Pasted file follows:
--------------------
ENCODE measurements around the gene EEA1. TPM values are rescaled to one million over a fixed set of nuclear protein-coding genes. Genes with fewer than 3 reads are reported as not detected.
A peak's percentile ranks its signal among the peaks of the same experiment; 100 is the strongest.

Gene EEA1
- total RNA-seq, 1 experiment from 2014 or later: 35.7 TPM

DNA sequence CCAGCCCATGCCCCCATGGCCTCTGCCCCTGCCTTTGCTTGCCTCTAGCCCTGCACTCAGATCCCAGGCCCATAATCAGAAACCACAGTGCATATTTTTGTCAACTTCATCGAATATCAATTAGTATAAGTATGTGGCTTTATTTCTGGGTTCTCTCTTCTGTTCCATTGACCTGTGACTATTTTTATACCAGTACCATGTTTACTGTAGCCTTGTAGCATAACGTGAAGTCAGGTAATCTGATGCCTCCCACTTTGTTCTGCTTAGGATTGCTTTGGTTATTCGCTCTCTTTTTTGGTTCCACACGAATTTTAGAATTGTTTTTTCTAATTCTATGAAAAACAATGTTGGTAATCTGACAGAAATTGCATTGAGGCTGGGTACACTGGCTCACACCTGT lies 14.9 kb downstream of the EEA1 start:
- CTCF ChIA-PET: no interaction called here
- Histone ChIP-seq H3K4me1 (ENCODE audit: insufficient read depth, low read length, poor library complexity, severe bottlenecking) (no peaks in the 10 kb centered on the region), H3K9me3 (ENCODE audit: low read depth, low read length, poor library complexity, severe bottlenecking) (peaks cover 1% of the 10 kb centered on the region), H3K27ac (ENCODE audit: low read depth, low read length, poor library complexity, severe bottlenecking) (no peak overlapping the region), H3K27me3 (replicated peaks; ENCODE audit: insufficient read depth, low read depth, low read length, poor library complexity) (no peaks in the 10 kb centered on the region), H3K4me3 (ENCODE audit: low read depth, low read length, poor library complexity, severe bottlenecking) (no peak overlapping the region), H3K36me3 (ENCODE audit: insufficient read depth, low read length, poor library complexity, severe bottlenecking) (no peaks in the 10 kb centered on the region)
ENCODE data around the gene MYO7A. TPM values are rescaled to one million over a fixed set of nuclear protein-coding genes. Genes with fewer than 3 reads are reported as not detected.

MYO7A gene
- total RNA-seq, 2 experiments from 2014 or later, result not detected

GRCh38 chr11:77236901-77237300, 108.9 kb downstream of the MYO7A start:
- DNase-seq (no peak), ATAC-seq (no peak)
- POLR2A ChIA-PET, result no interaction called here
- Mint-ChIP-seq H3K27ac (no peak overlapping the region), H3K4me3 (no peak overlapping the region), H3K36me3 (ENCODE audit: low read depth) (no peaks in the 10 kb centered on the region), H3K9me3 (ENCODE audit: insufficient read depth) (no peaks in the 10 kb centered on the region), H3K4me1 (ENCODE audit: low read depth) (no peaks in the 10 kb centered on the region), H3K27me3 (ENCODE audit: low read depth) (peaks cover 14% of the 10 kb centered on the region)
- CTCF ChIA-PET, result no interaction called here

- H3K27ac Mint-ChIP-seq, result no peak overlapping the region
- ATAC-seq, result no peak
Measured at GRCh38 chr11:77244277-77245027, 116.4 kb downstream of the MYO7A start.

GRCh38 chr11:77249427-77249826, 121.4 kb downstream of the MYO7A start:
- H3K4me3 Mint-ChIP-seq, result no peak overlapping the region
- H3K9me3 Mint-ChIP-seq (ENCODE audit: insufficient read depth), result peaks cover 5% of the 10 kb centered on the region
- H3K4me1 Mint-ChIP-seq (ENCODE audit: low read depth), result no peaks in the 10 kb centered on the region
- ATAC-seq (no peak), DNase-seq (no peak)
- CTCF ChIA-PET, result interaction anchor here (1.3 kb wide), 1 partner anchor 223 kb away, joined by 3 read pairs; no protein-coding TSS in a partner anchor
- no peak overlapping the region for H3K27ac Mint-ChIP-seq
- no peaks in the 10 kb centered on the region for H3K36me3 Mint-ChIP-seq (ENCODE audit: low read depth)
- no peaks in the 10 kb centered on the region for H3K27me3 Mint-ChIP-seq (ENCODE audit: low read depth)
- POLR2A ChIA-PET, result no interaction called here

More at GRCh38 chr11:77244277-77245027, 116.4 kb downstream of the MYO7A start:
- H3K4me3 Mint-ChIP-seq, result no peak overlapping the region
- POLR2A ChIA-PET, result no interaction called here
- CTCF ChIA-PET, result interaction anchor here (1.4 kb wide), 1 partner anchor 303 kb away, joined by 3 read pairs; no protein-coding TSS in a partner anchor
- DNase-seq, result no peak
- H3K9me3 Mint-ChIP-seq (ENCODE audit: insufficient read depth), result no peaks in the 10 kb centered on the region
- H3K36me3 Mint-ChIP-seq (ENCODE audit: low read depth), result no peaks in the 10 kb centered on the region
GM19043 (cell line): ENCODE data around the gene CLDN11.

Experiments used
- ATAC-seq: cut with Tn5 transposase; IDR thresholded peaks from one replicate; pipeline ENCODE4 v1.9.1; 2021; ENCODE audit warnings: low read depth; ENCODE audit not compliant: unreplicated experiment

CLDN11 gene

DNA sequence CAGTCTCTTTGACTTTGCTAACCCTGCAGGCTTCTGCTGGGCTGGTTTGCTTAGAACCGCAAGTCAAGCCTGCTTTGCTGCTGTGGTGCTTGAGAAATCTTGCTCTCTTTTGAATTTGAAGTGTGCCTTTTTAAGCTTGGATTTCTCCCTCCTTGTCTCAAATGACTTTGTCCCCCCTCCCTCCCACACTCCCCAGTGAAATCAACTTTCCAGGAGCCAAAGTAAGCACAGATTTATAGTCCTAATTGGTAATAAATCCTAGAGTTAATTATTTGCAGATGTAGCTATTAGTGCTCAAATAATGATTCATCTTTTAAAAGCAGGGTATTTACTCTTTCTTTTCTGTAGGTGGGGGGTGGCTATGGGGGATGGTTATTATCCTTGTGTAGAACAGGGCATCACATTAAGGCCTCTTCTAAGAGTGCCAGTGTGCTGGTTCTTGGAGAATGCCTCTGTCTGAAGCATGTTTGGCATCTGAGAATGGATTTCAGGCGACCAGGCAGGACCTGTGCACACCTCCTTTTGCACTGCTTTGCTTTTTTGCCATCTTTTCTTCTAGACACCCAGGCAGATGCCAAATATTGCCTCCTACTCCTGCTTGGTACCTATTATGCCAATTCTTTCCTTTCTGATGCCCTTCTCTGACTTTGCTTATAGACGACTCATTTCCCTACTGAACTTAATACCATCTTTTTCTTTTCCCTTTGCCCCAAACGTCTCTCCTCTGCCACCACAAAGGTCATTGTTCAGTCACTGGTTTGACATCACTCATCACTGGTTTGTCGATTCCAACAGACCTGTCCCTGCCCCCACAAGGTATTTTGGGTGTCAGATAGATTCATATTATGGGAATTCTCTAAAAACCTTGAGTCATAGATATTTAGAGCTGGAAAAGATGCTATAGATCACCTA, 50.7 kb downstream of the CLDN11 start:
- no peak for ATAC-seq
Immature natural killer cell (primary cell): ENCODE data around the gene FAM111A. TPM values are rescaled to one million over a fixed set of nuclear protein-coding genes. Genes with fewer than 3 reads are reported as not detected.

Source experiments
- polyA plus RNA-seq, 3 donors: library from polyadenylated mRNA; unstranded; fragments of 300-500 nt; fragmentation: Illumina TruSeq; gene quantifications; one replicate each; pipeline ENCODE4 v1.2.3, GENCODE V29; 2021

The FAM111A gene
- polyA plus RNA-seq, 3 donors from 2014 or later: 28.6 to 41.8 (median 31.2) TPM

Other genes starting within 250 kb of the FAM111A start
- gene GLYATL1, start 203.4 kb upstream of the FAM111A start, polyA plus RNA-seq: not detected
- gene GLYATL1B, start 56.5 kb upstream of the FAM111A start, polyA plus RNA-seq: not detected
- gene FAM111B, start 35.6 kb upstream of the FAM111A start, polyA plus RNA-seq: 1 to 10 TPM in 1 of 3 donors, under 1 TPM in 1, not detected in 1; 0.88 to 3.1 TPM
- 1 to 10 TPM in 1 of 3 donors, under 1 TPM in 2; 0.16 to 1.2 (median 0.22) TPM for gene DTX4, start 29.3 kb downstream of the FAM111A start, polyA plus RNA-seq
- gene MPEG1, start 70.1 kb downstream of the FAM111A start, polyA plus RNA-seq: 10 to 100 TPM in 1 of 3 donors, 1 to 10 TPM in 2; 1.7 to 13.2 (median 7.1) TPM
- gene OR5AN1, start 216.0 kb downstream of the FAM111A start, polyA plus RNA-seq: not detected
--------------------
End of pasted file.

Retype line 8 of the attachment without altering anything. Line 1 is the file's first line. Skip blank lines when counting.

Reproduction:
ENCODE data around the gene MYO7A. TPM values are rescaled to one million over a fixed set of nuclear protein-coding genes. Genes with fewer than 3 reads are reported as not detected.